What Current Assumption Whole Life (CAWL) Insurance Proposals and Ledgers Do Not Reveal

It is important to know what Current Assumption Whole Life (CAWL) Insurance proposals and ledgers do not reveal. Insurance companies or their agents should tell purchasers of life insurance, either verbally or in writing, the following additional information:

  1. The investment strategy employed by the life insurance company, (e.g., pure portfolio rate, modified portfolio rate, weighted average portfolio rate, old money or new money) in order to warrant the current interest rate assumption. Although not reflected in the ledger statement of the above table, the current interest rate assumption is 10.25 percent for one year and 9.5 percent thereafter. The guaranteed rate at all times is 5.5 percent.
  2. In addition to the explanation of the investment strategy employed, purchasers should receive a definitive explanation of mortality charges as to the ratio of current charges to the maximum charges that the insurer can impose.
  3. Another item of importance is the interest rate on any loan against the cash value. More specifically, the company or agent should disclose how much interest the insurance company charges on the loan and how much interest the insurance company pays on the cash value equal to the amount borrowed. For this ledger statement, the rate charged for the loan is 7.41 percent in advance (most companies charge interest in arrears) and the rate paid on the amount of cash value equal to the loan is 6 percent.
  4. Another figure that company or agent should make clear is the total accumulation account value, which is the amount of money that is earning interest based on the current interest rate assumption. This amount is not, generally the amount of money that the policyowner would receive on surrender of the policy. It also is not generally the amount of money that the policyowner can borrow against.
  5. In the above table, note that the total cash value includes the value of the rider plus the guaranteed reserve (cash value) of the policy. This is the amount of money that the policyowner would receive on surrender of the policy and the amount of money that the policyowner can borrow against. For balance sheet purposes, one must use this value, not the total accumulation account value. These respective values become the same in year twenty. They differ before year twenty because this policy is a twenty-year, rear-end loaded contract. Thus, the insurer imposes penalties if the policyowner terminates the policy before twenty years.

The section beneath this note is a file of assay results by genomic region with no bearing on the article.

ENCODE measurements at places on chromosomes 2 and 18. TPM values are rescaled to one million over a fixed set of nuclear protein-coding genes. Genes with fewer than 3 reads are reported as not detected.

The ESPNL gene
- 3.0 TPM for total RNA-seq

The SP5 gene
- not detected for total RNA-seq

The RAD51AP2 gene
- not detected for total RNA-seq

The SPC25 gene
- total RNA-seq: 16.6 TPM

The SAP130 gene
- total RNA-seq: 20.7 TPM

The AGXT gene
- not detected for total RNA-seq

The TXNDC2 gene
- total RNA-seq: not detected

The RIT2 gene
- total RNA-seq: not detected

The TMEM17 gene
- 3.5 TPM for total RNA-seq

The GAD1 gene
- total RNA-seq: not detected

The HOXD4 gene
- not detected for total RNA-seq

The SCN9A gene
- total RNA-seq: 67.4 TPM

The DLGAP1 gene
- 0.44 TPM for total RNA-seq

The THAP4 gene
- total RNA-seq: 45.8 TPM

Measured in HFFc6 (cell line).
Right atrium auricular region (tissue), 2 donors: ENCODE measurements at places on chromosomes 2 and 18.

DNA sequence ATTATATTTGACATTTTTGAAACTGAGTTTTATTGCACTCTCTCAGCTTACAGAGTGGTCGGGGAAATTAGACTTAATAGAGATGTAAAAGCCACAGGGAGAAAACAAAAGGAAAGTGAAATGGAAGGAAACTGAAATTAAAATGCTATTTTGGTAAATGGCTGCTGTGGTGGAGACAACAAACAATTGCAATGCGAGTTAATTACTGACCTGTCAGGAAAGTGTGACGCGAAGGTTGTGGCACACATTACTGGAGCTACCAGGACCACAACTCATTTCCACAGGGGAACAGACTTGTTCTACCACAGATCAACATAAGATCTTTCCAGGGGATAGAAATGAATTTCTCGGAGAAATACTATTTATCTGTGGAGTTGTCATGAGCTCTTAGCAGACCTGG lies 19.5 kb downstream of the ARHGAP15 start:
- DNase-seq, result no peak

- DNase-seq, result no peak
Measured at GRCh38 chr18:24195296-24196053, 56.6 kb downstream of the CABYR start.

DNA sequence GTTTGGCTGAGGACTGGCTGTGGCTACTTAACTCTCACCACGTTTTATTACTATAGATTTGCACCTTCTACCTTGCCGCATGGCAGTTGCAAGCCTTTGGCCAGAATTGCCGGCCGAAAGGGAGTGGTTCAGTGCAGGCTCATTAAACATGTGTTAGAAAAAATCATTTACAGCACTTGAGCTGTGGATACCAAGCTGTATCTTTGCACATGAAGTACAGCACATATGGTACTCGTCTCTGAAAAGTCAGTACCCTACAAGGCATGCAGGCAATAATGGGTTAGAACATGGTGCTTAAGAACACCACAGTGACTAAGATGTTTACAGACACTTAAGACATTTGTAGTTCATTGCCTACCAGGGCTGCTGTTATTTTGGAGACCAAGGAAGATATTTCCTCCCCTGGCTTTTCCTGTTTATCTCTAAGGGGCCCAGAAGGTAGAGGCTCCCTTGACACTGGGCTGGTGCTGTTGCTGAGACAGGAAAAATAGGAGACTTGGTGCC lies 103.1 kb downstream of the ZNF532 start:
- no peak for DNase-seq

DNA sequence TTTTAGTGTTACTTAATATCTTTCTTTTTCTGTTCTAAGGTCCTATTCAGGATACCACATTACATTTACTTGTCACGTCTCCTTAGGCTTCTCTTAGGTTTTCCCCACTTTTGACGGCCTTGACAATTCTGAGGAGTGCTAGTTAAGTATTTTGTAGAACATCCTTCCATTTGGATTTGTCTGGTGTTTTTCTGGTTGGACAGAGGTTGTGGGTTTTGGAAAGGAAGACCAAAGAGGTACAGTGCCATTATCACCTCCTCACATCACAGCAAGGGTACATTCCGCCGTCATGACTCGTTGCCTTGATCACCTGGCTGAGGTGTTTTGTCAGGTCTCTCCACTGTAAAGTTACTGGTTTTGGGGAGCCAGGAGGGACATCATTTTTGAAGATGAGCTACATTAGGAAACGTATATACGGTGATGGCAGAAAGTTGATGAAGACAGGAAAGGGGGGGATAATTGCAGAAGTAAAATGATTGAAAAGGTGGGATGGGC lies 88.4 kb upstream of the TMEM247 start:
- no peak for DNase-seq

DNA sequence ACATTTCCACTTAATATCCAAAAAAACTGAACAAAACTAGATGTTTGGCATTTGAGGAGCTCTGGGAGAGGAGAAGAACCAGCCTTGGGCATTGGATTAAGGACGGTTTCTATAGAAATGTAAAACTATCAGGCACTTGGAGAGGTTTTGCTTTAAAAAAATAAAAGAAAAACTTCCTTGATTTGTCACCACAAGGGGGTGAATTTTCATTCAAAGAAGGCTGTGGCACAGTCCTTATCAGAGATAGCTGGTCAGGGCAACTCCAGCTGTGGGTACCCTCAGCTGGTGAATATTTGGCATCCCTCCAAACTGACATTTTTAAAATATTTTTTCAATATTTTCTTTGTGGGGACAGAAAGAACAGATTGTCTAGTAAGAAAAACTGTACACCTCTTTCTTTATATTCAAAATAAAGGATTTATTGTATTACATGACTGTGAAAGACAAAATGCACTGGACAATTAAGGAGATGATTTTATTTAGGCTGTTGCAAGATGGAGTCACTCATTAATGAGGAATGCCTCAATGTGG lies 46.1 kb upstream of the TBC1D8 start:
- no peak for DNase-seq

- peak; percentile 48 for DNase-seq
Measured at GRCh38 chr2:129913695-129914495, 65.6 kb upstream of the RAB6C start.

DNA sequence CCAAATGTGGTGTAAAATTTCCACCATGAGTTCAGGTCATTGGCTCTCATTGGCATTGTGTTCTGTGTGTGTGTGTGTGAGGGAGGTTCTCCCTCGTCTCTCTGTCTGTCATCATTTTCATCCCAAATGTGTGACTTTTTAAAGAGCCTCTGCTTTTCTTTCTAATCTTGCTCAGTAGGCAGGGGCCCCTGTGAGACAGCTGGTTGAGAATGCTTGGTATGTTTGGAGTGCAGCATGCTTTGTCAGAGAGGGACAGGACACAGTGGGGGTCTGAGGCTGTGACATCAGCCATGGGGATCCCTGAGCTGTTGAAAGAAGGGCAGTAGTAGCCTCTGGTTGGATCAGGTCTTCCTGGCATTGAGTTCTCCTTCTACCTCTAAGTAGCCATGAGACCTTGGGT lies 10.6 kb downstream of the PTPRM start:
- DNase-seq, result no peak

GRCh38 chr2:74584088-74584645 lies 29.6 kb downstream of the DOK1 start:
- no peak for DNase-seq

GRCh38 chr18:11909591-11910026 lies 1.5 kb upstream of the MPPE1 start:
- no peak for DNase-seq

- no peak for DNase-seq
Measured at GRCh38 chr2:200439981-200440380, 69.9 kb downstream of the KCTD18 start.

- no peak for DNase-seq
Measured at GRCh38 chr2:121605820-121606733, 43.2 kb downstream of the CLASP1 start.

6. The insurer should give the rate of return expressed in terms of compound interest on the ledger statement or through the life insurance agent. Ideally, the insurer should provide it for each year.
  7. The rate of return upon death for this policy for sequential years is as follows:
  1. Once one knows the rate of return upon death, one can then determine what one would have to earn before taxes (it is assumed that the death benefit is considered life insurance proceeds and as such not subject to federal or state income taxes) in other financial services products (e.g., mutual funds, certificates of deposit, real estate, or commodities) to duplicate the tax-exempt rate of return provided by life insurance. One determines the before-tax rate of return by dividing the life insurance rate of return by the marginal tax bracket subtracted from 100 percent—for 15 percent, the factor is 0.85; for 25 percent, 0.75; for 28 percent, 0.72; for 33 percent, 0.67; and for 35 percent, 0.65. The results are shown in the table below.
  1. The insurer or agent should also provide the rate of return upon surrender. When the rate of return upon surrender is positive, it means that taxes are due. Taxes are due on the difference between the cash surrender value and the premiums paid.
  2. In this case, generally, the rate of return upon surrender even before taxes never equals the interest assumption of 10.25 percent for one year and 9.5 percent thereafter.
  3. The ledger statement is the official ledger statement produced by the computer service of the life insurance company. It should be “bug-free.” In addition, the ledger statement should contain the following information: guaranteed interest rate to be paid on the cash value, the current interest rate, mortality charges statement, interest-adjusted index, guaranteed fixed loan rate charged for loans made against the cash value, and interest paid on borrowed money.
Reproduced with permission.  Copyright The National Underwriter Co. Division of ALM

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